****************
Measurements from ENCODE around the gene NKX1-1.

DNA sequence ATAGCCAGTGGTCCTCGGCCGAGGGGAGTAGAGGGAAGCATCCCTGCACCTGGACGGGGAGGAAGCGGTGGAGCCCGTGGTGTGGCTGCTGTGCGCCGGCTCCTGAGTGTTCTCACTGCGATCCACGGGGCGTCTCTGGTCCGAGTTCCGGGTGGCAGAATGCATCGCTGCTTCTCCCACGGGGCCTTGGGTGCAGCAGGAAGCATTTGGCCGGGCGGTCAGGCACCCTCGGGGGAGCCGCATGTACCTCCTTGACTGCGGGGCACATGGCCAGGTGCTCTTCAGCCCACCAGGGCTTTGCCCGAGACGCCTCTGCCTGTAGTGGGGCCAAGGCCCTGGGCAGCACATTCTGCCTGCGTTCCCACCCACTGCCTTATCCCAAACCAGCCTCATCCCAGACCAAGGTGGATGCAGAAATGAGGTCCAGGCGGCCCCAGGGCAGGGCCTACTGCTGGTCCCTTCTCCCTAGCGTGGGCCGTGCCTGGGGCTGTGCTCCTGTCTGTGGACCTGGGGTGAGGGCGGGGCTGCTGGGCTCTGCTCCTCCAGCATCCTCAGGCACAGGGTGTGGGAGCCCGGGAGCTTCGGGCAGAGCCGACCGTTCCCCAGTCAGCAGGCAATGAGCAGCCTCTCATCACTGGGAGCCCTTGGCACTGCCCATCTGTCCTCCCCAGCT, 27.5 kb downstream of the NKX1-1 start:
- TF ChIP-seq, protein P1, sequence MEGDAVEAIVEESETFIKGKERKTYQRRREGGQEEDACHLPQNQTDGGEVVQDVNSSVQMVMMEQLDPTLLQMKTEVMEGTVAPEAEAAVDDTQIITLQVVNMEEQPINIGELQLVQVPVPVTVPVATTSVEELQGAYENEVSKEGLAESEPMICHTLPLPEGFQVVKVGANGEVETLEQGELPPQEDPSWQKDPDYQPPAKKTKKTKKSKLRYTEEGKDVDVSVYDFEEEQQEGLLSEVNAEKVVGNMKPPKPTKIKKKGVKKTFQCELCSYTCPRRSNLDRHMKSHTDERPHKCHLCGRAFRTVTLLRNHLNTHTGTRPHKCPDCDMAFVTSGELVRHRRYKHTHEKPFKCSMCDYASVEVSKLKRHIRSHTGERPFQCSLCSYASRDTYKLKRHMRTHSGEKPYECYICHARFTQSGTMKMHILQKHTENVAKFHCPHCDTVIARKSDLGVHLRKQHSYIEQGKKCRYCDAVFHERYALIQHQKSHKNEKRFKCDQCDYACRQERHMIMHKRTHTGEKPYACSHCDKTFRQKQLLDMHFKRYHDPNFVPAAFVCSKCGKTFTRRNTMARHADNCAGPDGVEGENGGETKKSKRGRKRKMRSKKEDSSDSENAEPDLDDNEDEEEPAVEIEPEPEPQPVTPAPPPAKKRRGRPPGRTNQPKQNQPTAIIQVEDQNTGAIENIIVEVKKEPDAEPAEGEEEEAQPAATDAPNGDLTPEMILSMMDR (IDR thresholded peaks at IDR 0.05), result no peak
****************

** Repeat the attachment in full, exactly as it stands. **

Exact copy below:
Measurements from ENCODE around the gene NKX1-1.

DNA sequence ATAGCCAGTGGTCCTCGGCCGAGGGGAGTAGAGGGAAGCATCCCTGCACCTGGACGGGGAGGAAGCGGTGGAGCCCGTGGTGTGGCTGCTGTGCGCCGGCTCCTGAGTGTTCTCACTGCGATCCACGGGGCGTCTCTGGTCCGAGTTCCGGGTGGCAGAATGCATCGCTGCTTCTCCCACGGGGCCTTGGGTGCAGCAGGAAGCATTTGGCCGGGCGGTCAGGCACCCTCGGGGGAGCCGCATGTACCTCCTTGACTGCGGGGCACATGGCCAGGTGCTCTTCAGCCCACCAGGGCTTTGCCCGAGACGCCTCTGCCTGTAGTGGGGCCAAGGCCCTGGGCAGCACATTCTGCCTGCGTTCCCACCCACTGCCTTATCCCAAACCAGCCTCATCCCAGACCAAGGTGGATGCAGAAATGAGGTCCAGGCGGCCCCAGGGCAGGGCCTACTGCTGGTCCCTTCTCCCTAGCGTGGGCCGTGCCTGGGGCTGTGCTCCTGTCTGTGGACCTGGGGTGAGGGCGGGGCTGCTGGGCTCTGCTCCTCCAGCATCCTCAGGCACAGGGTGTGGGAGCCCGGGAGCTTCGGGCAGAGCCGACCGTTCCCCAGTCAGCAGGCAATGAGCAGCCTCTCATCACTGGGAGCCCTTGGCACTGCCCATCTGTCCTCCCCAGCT, 27.5 kb downstream of the NKX1-1 start:
- TF ChIP-seq, protein P1, sequence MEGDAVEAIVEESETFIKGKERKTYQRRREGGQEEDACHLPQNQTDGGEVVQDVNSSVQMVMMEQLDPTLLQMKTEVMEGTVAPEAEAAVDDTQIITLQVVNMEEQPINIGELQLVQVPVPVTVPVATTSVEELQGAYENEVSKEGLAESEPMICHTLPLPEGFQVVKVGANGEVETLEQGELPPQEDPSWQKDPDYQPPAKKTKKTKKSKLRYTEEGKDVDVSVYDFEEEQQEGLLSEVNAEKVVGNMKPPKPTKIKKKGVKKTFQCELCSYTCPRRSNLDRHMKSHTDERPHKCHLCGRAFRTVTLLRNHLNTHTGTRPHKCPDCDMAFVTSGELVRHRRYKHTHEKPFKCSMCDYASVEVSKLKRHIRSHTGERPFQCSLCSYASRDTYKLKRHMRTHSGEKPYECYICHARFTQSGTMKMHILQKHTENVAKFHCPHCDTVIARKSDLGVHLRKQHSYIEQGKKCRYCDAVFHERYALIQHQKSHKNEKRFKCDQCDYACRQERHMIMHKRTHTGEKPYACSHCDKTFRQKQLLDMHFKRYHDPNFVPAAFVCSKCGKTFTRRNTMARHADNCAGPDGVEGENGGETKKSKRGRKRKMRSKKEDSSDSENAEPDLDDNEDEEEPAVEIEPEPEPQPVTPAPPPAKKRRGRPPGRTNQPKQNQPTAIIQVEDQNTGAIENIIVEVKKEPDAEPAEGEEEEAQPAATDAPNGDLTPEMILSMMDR (IDR thresholded peaks at IDR 0.05), result no peak